WaitSuite was inspired by apps like Duolingo, a “micro-learning” platform that challenges users to learn new languages in what little spare time they have. The idea is that even short sessions of engagement can accumulate into significant learning over time. However, where Duolingo requires users to open its own app, WaitSuite is integrated into the apps at hand.
“With stand-alone apps, it can be inconvenient to have to separately open them up to do a learning task,” Carrie Cai, an MIT PhD student who leads the project, said in a press release. “WaitSuite is embedded directly into your existing tasks, so that you can easily learn without leaving what you were already doing.”
WaitSuite covers old school tasks like waiting for an elevator (WaitSuite’s ElevatorLearner application activates when it detects Bluetooth iBeacons near elevators) and more modern-day ones like waiting for your device to reconnect to Wi-Fi. When the platform senses that its users are in a state of waiting, it prompts them to answer language vocabulary questions.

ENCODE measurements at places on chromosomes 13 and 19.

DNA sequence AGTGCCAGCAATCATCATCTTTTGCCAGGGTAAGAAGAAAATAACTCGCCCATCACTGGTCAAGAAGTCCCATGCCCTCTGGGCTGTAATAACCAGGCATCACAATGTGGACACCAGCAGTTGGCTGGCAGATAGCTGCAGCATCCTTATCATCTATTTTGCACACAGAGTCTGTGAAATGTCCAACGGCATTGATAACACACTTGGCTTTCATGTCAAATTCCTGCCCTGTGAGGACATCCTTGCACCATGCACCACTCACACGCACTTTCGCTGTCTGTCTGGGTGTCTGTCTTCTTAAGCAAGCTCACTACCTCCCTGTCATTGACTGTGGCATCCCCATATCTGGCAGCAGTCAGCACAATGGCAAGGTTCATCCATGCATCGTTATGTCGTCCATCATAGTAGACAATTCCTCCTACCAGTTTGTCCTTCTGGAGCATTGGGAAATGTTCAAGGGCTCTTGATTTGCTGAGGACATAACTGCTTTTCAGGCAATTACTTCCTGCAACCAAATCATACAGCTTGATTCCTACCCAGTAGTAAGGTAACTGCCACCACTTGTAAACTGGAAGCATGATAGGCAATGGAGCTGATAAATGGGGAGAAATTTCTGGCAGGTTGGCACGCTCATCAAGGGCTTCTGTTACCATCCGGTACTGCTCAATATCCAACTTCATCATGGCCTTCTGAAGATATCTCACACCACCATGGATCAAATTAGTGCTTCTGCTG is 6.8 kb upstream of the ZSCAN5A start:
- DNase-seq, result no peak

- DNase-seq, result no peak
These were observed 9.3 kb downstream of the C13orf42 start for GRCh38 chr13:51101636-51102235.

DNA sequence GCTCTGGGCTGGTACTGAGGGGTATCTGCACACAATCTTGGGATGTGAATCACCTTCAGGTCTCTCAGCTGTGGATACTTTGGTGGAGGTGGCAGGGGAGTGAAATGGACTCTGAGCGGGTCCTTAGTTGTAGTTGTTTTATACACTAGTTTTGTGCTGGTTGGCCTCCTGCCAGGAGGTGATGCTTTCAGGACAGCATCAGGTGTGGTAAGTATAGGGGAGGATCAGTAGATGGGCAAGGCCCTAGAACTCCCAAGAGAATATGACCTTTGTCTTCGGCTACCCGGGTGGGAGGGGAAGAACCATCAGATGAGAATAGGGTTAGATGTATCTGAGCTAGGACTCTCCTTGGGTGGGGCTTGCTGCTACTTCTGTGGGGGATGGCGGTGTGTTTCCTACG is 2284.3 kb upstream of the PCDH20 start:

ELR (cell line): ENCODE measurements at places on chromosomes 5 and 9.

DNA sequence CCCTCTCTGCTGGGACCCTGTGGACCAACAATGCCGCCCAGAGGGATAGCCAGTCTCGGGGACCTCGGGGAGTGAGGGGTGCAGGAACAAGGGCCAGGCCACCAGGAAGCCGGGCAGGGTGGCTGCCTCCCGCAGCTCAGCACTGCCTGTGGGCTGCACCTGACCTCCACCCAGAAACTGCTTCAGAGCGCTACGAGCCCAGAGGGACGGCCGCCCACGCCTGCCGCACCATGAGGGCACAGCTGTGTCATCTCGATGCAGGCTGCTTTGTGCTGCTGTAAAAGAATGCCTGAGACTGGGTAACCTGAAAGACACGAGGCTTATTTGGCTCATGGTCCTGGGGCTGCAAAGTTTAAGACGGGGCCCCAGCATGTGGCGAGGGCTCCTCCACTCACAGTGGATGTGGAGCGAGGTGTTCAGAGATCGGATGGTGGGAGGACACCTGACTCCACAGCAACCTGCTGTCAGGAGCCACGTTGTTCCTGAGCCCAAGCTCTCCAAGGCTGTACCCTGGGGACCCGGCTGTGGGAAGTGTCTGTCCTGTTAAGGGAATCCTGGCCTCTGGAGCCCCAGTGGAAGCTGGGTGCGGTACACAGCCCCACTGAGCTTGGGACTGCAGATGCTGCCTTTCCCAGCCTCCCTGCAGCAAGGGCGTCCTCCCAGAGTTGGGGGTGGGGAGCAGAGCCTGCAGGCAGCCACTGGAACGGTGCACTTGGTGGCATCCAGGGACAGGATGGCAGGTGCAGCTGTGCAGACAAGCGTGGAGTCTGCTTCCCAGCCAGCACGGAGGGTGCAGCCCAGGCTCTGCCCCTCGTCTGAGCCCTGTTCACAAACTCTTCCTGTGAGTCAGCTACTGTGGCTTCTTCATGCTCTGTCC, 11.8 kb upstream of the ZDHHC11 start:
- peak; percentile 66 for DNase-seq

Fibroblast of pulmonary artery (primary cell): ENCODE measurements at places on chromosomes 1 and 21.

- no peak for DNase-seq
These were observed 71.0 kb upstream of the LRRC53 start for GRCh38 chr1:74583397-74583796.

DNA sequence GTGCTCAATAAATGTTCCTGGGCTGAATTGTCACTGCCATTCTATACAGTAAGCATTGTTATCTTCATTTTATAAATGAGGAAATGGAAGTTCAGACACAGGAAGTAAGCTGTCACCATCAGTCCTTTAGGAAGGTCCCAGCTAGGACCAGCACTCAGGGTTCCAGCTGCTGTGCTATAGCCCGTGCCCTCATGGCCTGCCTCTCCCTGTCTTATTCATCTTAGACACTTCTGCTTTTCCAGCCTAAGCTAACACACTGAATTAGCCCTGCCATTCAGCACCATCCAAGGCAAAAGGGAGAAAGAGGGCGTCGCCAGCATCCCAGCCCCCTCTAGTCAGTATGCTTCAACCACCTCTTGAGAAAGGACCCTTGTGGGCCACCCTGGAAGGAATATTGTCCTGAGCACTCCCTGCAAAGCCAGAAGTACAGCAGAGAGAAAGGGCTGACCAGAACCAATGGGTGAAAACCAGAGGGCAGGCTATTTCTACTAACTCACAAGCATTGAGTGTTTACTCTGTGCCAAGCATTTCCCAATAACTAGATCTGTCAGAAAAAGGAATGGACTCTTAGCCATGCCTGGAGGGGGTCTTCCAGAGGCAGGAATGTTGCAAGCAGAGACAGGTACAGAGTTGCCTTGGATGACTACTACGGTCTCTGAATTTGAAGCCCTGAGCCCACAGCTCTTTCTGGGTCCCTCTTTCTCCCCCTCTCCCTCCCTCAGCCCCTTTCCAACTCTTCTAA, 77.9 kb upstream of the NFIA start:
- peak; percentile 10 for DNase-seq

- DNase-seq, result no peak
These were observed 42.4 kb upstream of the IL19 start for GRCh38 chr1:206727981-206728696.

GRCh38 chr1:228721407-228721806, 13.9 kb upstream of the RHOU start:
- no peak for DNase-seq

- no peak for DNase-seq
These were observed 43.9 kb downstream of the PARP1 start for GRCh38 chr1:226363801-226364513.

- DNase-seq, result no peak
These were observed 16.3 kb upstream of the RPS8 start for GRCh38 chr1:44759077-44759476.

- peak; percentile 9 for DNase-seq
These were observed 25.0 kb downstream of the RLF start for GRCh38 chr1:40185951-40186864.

“The vast majority of people made use of multiple kinds of waiting within WaitSuite,” Cai said. “By enabling wait-learning during diverse waiting scenarios, WaitSuite gave people more opportunities to learn and practice vocabulary words.”
Although brief, the researchers say these “wait-learning” sessions enabled users to learn some four words per day just while waiting for text messages. And since WaitSuite engaged users through the waiting time, it even kept them more focused on the task at hand since they weren’t tempted by some other time-consuming distraction. Moving forward they hope to include audio capabilities — or even refine the apps to encourage digital downtime.